I think you mentioned the point of having to clear through five different entities in a back office. I just don't think the brokerage community eventually is going to permit that to go on. They are going to have to come in with a unified system. I don't think there is any question about that.

Mr. PAINTER. When you speak of the brokerage industry, you recall Mr. Rowen of our staff made a comment last week that at least his impression was that there was a dichotomy between the suppliers of the services and the users of the services. By that he meant, I believe, that in speaking with those who are using the services, the brokerdealers, there was quite a feeling that there should be some Federal coordinating authority to make decisions and to implement them, and to bring about a national system of clearance and settlement, whereas, when you talk to those who are supplying the services, the clearing corporations, there was no such feeling.

Have you had any occasion to reflect further on this? What is your view?

Mr. SPORKIN. As I think I mentioned, the users of the service certainly are going to realize that they are going to need a unified system, and I think that is going to do it. I don't think the suppliers are going to be able to dictate what is going to happen if the users feel that they need it.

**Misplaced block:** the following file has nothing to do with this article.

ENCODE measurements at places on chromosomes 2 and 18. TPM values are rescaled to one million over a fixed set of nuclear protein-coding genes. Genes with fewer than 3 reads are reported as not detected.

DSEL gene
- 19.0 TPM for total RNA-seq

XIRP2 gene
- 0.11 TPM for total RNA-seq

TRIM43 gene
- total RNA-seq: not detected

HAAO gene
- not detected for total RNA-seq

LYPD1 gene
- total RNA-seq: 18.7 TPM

I think it is a simple question of the users just saying, "No, we are not going to permit this to go on,” and remember the suppliers are, in effect, organizations of users, so that you have a direct relationship there, and the users are going, I think, to make the decision here.

But I think you are going to have to have systems and you are going to have systems fully developed and, once they see these systems are developed, then the choice is going to be made, and I think it is going to come about. And I don't think, as I mentioned, as Mr. Weinberg mentioned, I don't think you will have a recreate the wheel here. I think you have some things going which you can use.

Mr. Moss. At this time I think we will adjourn for the day and reconvene here at 10 o'clock tomorrow morning.